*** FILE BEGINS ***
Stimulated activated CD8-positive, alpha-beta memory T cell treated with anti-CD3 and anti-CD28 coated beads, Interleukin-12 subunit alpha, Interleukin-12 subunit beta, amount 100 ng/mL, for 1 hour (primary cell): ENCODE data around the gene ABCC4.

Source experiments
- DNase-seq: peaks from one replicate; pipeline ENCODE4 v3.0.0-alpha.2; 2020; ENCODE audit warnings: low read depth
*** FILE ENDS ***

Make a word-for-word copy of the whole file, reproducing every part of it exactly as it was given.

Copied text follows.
Stimulated activated CD8-positive, alpha-beta memory T cell treated with anti-CD3 and anti-CD28 coated beads, Interleukin-12 subunit alpha, Interleukin-12 subunit beta, amount 100 ng/mL, for 1 hour (primary cell): ENCODE data around the gene ABCC4.

Source experiments
- DNase-seq: peaks from one replicate; pipeline ENCODE4 v3.0.0-alpha.2; 2020; ENCODE audit warnings: low read depth